Learning Polish can be a challenge for non-Slavic language speakers due to the significant differences between these languages. You need to familiarise yourself with new sounds and grammar that can sometimes be confusing even for Polish native speakers.
Polish is a West Slavic language, which is spoken by approximately 50 million people worldwide. Besides Poland, there are large Polish speaking communities in Argentina, Australia, Belarus, Brazil, Canada, Germany, Lithuania, Great Britain, the Ukraine, the USA and Russia. After Russian, Polish is the second most spoken slavic language in the world.
For people from the central european linguistic area, Polish is not quite easy to learn because of its slavic origin, its pronunciation and the complex Polish grammar.
What Looks Like the Most Difficult Thing about Learning Polish?
Most people will reply with that grammar. It is true that Polish grammar is quite specific. What sets it apart from other languages of the world?
- Nouns can have five genders,
- in Polish there are seven cases of a noun and an adjective,
- Verbs conjugate for gender, person and time (there are four main groups of verb conjugations),
- Verbs come in two aspects,
Free Word Order
English may not accept chaos when it comes to grammatical word order, but the Polish people embrace it. Generally speaking, they stick to the standard of subject-verb-object; however, it’s very common to jumble the order to emphasize one part of the sentence over another.
Take this sentence for example: I will go to the cinema tomorrow.
Pójdę do kina jutro. This sentence is simple enough and translates pretty easily. However, you can also say: Pójdę jutro do kina. This translates to “I will go tomorrow to the cinema.” They mean the same thing, but with an emphasis on when I’m going to the cinema, which is tomorrow.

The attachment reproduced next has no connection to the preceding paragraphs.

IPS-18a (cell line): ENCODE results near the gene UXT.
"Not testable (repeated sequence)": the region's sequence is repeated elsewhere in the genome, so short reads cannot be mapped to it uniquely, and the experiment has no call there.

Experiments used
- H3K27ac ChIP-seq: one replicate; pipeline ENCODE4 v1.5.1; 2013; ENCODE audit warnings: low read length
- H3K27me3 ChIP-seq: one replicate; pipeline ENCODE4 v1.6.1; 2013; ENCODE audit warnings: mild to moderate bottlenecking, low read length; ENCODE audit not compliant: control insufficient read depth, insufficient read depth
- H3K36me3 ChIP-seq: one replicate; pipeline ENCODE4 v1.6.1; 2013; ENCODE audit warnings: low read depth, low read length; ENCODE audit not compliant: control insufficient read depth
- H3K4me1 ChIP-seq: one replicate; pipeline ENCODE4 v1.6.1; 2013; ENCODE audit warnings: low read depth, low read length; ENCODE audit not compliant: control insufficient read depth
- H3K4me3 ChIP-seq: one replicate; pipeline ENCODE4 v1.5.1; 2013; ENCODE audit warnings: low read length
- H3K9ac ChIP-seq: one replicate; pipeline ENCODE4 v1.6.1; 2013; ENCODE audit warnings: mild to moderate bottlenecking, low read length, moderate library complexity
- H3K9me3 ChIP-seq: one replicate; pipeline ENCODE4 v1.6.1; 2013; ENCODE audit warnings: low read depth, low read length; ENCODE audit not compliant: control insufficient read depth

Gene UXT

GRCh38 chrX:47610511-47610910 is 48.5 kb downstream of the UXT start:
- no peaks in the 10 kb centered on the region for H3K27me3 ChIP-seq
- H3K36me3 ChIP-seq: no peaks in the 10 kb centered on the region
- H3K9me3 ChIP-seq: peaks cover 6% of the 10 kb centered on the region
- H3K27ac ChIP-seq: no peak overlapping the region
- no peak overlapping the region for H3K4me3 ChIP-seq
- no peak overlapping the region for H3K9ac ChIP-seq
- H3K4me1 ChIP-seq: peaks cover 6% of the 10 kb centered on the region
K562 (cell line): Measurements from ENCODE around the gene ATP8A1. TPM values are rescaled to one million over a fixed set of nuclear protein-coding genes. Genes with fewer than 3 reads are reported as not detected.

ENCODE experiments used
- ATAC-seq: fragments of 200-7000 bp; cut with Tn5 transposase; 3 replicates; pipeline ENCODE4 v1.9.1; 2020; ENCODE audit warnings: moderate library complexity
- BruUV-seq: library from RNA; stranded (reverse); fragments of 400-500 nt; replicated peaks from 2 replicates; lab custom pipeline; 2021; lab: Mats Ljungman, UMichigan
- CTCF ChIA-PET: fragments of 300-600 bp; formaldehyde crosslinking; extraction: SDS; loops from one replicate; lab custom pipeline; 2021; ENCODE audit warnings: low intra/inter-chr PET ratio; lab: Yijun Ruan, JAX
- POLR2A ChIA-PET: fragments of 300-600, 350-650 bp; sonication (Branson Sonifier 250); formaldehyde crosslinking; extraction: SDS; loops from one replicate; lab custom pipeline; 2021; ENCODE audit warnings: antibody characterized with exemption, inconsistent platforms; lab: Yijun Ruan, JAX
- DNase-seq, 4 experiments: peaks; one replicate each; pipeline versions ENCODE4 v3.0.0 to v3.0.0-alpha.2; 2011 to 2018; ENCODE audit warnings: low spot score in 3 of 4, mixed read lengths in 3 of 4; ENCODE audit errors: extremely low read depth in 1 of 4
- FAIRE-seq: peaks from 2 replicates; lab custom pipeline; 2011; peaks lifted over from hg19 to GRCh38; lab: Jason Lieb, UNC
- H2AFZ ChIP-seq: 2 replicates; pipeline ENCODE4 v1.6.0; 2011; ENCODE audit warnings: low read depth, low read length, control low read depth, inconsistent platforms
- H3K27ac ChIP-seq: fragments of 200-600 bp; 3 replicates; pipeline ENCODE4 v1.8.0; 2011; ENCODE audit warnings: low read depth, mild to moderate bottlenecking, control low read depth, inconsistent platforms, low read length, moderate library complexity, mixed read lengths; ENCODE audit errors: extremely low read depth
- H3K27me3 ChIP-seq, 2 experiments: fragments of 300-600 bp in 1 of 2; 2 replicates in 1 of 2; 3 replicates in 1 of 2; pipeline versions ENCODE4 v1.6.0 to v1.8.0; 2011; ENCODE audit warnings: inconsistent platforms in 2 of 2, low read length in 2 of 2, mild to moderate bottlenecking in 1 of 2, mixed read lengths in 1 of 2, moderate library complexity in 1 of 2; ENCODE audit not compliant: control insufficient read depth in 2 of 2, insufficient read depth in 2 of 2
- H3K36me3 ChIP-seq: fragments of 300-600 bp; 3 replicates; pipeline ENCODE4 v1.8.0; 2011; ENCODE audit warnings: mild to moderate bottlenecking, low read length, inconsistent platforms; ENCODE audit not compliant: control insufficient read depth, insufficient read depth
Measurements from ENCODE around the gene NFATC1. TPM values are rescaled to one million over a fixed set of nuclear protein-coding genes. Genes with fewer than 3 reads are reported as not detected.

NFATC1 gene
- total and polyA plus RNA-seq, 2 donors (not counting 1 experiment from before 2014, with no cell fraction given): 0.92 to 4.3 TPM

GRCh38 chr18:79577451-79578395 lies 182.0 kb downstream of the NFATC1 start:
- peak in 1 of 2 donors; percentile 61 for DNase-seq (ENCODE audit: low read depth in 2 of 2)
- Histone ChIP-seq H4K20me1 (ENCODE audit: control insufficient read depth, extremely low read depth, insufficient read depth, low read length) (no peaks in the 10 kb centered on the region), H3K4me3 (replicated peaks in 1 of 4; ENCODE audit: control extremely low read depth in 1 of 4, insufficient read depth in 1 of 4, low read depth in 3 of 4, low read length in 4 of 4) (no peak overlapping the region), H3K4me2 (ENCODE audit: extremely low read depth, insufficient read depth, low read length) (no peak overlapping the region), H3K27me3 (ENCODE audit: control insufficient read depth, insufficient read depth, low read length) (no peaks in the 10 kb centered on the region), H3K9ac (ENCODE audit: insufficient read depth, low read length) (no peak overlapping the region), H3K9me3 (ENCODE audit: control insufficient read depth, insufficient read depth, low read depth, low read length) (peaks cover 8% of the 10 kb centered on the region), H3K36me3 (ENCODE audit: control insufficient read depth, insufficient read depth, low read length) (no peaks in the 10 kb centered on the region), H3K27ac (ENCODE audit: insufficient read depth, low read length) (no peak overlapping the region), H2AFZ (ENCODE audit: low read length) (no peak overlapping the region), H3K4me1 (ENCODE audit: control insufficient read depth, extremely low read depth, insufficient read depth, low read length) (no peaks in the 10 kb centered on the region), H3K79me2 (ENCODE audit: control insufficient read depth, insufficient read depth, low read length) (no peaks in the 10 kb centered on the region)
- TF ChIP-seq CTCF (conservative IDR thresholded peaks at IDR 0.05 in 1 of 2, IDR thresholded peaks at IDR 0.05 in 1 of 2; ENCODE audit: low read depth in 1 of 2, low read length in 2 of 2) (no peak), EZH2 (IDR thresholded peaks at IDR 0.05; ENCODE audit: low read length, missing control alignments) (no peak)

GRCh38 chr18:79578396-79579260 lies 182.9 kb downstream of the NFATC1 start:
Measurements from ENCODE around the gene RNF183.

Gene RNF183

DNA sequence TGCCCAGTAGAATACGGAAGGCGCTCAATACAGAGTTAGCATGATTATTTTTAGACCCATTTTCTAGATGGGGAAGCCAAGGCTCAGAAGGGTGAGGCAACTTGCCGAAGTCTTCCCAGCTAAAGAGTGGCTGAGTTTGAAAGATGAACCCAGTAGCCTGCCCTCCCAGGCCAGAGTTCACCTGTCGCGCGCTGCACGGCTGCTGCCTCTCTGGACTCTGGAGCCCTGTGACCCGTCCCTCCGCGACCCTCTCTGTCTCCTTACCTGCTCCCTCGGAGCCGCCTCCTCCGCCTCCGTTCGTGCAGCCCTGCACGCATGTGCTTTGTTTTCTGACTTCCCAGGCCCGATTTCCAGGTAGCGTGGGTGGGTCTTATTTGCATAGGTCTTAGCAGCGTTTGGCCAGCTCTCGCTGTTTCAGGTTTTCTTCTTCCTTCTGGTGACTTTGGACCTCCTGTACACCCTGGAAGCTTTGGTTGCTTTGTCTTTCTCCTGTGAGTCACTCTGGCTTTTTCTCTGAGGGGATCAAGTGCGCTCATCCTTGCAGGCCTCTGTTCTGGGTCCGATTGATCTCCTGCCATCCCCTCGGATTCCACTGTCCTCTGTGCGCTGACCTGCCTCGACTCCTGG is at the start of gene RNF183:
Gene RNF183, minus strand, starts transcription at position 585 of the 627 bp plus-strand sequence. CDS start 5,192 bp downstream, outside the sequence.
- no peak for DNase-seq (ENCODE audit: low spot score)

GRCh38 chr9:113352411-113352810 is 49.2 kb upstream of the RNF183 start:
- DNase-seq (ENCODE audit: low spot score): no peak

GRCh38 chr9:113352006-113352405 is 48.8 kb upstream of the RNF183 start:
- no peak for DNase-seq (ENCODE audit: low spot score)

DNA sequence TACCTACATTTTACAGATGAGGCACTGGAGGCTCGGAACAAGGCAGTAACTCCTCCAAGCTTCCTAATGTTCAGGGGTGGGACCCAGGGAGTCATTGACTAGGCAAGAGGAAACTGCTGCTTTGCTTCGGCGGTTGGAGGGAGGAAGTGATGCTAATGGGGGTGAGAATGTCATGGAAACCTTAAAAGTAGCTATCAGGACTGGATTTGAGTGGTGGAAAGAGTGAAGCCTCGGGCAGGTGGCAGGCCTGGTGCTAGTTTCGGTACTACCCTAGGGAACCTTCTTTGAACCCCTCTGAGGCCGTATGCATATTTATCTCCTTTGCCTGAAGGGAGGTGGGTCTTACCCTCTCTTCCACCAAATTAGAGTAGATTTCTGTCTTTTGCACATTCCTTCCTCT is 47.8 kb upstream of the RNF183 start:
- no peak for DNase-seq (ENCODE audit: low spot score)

If you have studied Germanic languages all your life, you will find it difficult to pronounce some words that are packed tightly with vowels. Words that seem phonetically simple in English, such as “blade”, take on a whole new level of difficulty when you say them in Polish.
Difficult to say, isn’t it? And this is one word among many that brings difficulties in pronunciation.
Numbers and Quantity
Stating a quantity in English is literally as easy as 1,2,3…but in Polish it’s a different story. There are 22 ways to say two, twice, or second, and they are noun, adjective, and pronoun dependent.
For example, two is dwa. However, it changes even more than the abovementioned declensions.
- dwa psy(English translation: two dogs)
- dwie kobiety(English translation: two women)
- dwóch mężczyzn (English translation: two men)
- dwiema rękami (English translation: with two hands)
- dwóm panom (English translation: to two men (like gentlemen/sirs))
- dwaj koledzy (English translation: two colleagues)
Is There Anything Easy and Fun about the Polish language?
Of course it is! There are a few things that make your Polish language easier and more fun.
- No Articles – there are no articles in Polish, so you don’t need to learn them!
- 3 Tenses – yes, there are only three tenses in Polish (past, present and future),
- Spelling and Pronunciation – compared to English, we write Polish the way we pronounce it
- The Bad Word – most foreigners start their game with Polish because they find swear words in Polish funny and easy to learn.
Polish is a difficult language to learn if you don’t know another Slavic language. But never fear! Start learning Polish with a native speaker and start discovering Polish culture, which will certainly interest you. When you go to Poland, the Poles will appreciate the fact that, as a foreigner, you will know a few words of Polish. If you are nice to them, they may even invite you for a home-cooked dinner or a drink at the bar. You will have satisfaction with yourself when you see that you have learned one of the most difficult languages. If you want to learn it, take Polish language course at the Polka Dot school.